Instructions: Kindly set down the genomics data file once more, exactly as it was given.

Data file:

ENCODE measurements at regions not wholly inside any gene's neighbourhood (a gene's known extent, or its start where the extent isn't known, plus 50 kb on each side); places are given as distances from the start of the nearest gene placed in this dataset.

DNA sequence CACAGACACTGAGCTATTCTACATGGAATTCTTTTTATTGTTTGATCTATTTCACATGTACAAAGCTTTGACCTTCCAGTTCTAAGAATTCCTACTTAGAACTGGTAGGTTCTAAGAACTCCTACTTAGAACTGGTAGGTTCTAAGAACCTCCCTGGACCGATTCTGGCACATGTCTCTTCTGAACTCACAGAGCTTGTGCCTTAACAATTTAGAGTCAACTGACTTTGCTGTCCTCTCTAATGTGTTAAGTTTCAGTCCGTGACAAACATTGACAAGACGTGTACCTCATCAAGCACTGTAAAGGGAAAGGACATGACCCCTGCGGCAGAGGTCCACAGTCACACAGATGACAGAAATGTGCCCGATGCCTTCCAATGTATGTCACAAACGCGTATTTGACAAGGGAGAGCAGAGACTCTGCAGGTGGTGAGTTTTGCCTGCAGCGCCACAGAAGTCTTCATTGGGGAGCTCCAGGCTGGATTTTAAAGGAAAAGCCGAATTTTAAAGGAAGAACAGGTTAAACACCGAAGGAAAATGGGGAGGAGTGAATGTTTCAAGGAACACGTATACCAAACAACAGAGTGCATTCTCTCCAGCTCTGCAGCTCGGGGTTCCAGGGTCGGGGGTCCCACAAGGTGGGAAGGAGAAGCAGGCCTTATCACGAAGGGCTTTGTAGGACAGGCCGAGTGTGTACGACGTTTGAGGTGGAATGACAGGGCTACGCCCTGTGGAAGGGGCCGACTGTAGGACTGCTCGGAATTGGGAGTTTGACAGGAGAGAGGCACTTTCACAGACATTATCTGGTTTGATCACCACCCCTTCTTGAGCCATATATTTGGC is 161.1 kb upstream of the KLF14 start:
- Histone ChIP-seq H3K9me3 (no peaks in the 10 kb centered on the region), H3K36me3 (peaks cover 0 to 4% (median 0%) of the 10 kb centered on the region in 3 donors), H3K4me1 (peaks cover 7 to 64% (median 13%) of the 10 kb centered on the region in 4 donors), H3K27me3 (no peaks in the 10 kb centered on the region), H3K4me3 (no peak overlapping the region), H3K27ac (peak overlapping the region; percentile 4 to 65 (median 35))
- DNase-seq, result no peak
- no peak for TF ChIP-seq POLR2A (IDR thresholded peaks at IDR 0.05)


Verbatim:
ENCODE measurements at regions not wholly inside any gene's neighbourhood (a gene's known extent, or its start where the extent isn't known, plus 50 kb on each side); places are given as distances from the start of the nearest gene placed in this dataset.

DNA sequence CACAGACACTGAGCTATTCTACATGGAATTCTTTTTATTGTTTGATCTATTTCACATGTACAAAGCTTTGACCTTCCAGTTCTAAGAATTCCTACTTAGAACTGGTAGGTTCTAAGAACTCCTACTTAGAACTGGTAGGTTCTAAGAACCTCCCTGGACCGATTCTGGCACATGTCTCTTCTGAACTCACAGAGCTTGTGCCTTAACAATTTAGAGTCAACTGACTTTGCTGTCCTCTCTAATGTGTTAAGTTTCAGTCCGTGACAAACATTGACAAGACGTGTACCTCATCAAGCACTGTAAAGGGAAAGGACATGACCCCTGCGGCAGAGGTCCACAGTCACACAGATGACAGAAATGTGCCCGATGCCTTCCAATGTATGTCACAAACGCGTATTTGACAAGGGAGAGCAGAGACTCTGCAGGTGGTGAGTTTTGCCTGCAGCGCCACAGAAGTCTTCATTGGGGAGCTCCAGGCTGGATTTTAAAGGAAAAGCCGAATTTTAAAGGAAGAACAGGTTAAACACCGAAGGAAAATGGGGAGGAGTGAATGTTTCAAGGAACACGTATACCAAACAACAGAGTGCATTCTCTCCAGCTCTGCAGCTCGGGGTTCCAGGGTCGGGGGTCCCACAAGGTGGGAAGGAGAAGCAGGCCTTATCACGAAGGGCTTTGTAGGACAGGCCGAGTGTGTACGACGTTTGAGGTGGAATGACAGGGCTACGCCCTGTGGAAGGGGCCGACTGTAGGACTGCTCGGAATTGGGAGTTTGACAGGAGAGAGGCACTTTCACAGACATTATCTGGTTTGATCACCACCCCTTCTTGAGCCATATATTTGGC is 161.1 kb upstream of the KLF14 start:
- Histone ChIP-seq H3K9me3 (no peaks in the 10 kb centered on the region), H3K36me3 (peaks cover 0 to 4% (median 0%) of the 10 kb centered on the region in 3 donors), H3K4me1 (peaks cover 7 to 64% (median 13%) of the 10 kb centered on the region in 4 donors), H3K27me3 (no peaks in the 10 kb centered on the region), H3K4me3 (no peak overlapping the region), H3K27ac (peak overlapping the region; percentile 4 to 65 (median 35))
- DNase-seq, result no peak
- no peak for TF ChIP-seq POLR2A (IDR thresholded peaks at IDR 0.05)